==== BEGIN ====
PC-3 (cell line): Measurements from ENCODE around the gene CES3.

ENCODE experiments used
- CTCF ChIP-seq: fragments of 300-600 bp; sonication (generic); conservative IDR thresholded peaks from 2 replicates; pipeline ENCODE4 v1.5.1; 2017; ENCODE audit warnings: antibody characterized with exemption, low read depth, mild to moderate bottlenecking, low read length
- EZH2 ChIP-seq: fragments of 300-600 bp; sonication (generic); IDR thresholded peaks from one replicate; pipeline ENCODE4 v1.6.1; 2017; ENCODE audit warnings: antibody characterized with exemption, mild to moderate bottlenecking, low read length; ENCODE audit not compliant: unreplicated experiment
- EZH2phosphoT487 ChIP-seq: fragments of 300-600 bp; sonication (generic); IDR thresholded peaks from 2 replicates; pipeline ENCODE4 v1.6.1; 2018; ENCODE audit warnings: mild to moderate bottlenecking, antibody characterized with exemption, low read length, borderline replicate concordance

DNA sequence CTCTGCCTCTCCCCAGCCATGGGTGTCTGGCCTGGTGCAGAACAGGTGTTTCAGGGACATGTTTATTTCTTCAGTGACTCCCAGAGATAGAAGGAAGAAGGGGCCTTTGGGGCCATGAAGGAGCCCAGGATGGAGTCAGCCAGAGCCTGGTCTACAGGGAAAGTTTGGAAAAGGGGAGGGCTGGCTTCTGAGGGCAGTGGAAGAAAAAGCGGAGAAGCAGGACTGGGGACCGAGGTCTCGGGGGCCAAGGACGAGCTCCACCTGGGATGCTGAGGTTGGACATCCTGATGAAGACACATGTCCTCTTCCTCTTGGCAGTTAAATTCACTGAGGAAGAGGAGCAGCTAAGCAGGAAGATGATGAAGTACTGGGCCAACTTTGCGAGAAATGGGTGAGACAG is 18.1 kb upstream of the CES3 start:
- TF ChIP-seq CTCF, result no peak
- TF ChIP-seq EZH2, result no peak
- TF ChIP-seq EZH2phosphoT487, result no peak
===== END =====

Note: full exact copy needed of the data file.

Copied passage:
PC-3 (cell line): Measurements from ENCODE around the gene CES3.

ENCODE experiments used
- CTCF ChIP-seq: fragments of 300-600 bp; sonication (generic); conservative IDR thresholded peaks from 2 replicates; pipeline ENCODE4 v1.5.1; 2017; ENCODE audit warnings: antibody characterized with exemption, low read depth, mild to moderate bottlenecking, low read length
- EZH2 ChIP-seq: fragments of 300-600 bp; sonication (generic); IDR thresholded peaks from one replicate; pipeline ENCODE4 v1.6.1; 2017; ENCODE audit warnings: antibody characterized with exemption, mild to moderate bottlenecking, low read length; ENCODE audit not compliant: unreplicated experiment
- EZH2phosphoT487 ChIP-seq: fragments of 300-600 bp; sonication (generic); IDR thresholded peaks from 2 replicates; pipeline ENCODE4 v1.6.1; 2018; ENCODE audit warnings: mild to moderate bottlenecking, antibody characterized with exemption, low read length, borderline replicate concordance

DNA sequence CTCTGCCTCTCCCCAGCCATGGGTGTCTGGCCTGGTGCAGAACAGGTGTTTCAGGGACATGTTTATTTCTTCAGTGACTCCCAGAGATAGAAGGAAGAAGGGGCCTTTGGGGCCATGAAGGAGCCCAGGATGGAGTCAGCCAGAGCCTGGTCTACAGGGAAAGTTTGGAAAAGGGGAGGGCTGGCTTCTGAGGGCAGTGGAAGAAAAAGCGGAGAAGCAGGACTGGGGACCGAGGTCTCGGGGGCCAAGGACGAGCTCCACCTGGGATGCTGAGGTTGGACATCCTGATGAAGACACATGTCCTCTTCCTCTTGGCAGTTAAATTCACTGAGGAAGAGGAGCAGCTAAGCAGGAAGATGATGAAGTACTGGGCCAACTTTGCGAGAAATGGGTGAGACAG is 18.1 kb upstream of the CES3 start:
- TF ChIP-seq CTCF, result no peak
- TF ChIP-seq EZH2, result no peak
- TF ChIP-seq EZH2phosphoT487, result no peak